May 29, 2015

Not Only Autistic People Do That!

In addition to this blog, I run a few autism-related Facebook pages and have my personal Instagram account. I don't often, but now and then I will tag a photo of a situation I'm experiencing with "#autism." For example, there was this post where the Little Man wanted to play with water balloons, but did not want to get wet (which was difficult to achieve, but we dealt with it).
A photo posted by K Bron John (@kbronjohn) on
I'm not the only one who receives these comments. Here's another experience:

Of course I got a comment (through Facebook) about how that's not unique to autism.
(It's not the first time I've received such a comment)

'Not only autistics have this problem.' We read this comment in our page threads and in groups where we allow allistic...
Posted by The Cranky Autistic on Friday, May 29, 2015

I no longer respond to these comments (I used to!). I no longer really see the point.

Of course, a whole lot of behaviours/experiences are not unique to autism. Of course it's possible NT people have done similar things. THAT'S NOT THE POINT.

When I point out that my son or I do something and I attribute it to my/our autism, it's not because I think we're the only ones who do it. I draw attention to it because it's something other autistic people can relate to or understand.

If I say "someone touched my hair again without consent" and tag it "#blackpeopleproblems," I don't care if white people get their hair touched as well. I wouldn't understand why a white person would feel the need to comment, "but that happens to us, too!" Sure, it can, and I acknowledge your struggle! But it happens WAY less to white people than black.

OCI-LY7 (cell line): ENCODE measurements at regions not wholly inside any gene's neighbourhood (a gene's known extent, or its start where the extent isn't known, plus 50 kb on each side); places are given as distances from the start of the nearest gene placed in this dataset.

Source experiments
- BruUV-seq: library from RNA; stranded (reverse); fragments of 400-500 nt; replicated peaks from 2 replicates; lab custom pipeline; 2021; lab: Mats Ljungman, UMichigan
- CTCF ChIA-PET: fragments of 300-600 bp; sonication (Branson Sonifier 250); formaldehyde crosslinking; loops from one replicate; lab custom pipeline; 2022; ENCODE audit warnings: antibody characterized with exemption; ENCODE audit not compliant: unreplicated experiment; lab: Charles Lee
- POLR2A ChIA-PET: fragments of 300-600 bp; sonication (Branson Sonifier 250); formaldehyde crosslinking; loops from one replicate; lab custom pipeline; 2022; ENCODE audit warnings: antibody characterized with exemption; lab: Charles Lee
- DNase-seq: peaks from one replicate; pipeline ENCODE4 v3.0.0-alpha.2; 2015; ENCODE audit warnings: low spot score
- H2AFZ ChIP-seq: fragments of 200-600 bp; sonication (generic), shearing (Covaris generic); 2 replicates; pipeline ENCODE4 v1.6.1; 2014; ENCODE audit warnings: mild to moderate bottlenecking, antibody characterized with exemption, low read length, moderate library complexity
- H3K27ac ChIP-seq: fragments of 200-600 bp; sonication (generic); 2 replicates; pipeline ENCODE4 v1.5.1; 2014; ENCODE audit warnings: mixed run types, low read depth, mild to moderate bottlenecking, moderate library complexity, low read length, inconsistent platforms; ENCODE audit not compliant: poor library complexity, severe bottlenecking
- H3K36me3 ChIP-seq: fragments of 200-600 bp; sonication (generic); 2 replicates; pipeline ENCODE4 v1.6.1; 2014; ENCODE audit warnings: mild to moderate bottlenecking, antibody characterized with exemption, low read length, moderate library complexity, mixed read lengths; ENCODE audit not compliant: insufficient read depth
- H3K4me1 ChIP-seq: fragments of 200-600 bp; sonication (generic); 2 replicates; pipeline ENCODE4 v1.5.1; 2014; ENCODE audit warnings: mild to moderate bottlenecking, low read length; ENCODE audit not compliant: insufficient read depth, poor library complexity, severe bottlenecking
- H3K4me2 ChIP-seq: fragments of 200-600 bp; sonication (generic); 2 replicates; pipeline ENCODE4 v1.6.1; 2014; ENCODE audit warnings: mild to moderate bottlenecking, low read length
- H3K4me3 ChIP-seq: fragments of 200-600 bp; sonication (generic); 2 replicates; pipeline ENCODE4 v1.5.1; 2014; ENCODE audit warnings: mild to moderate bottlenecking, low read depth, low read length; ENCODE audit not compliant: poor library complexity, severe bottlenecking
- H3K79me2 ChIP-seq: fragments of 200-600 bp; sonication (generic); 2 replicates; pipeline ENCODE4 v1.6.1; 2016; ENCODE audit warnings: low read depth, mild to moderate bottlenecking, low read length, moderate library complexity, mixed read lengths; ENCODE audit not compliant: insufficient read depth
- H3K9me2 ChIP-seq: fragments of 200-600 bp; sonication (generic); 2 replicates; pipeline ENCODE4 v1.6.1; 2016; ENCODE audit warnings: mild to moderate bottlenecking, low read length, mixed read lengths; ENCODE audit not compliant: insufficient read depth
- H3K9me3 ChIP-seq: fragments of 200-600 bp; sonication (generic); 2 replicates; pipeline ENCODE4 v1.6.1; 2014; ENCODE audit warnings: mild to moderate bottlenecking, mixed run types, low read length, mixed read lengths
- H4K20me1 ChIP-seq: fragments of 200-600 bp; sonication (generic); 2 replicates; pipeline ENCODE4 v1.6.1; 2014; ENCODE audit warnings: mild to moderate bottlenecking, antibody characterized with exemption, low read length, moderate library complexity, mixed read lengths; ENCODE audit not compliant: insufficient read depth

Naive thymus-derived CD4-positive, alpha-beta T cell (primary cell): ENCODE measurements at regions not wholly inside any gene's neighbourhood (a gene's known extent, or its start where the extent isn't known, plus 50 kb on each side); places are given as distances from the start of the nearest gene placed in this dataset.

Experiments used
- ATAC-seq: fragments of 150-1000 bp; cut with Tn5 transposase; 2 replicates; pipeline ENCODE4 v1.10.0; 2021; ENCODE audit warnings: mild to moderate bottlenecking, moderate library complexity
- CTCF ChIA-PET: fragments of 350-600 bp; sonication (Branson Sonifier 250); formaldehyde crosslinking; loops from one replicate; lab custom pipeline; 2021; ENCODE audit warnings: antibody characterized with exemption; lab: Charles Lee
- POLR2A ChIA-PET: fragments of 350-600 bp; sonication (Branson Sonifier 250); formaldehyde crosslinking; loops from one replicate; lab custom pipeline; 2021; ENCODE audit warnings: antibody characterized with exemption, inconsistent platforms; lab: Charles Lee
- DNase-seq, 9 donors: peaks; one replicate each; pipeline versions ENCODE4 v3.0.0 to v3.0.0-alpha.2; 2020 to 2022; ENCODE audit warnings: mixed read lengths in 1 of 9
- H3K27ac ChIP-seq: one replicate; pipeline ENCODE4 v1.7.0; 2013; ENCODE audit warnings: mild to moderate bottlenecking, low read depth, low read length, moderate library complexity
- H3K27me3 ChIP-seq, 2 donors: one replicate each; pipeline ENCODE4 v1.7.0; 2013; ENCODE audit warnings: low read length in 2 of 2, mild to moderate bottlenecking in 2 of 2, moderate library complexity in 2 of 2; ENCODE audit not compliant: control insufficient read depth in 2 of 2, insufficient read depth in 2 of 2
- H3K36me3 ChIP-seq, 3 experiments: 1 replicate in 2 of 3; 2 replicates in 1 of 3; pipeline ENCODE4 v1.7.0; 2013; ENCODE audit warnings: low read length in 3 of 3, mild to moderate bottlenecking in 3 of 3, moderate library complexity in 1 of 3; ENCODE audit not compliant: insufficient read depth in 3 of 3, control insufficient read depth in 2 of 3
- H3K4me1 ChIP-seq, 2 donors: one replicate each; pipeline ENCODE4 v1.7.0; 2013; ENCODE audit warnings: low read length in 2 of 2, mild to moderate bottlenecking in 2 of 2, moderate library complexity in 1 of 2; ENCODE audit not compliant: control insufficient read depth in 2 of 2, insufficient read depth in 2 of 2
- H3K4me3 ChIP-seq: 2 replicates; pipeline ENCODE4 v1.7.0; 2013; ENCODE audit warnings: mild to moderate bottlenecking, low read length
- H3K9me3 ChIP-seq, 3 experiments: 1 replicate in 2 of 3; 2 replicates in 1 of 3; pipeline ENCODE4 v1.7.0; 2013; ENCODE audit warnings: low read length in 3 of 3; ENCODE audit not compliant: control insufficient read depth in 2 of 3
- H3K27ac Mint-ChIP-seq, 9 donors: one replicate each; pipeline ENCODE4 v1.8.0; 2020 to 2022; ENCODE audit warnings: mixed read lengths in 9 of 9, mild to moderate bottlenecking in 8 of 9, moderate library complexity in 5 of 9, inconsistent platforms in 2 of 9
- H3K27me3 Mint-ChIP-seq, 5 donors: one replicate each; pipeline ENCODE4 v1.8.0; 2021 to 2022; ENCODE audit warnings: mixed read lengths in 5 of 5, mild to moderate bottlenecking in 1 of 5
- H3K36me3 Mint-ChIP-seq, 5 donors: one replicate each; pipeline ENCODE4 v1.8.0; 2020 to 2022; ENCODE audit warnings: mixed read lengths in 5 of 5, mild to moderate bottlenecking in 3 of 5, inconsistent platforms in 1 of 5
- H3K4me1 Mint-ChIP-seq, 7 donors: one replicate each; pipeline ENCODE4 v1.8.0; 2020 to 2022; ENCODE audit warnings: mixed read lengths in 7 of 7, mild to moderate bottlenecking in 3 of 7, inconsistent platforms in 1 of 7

Sometimes, I get the impression people are trying to dismiss my/our experience. As if it somehow should make me feel better that it's "not just an autistic thing." Other times I feel like they believe I'm/we're somehow not really autistic then.

For me, it's about the total of "autistic experiences" in a day and I'm trying to let people in on what just some of those situations are like. Sure, the water balloon thing was not a big deal. I found it humorous and we came to a solution so he could still have fun. But there are hundreds of other episodes like that throughout the day that make up the whole autistic experience, and only people who are or live with autistic people can really understand. You may relate to something we do. You may even do it yourself, but there's no need to dismiss it as not autistic enough for you.

EDITED To Add: It can also stem from a belief that labelling something as autistic behaviour is somehow bad and shouldn't be done. As if being NT is the ideal.

Great, I did something that some other NT also does. Yay! Now I'm cured! Wait, what?

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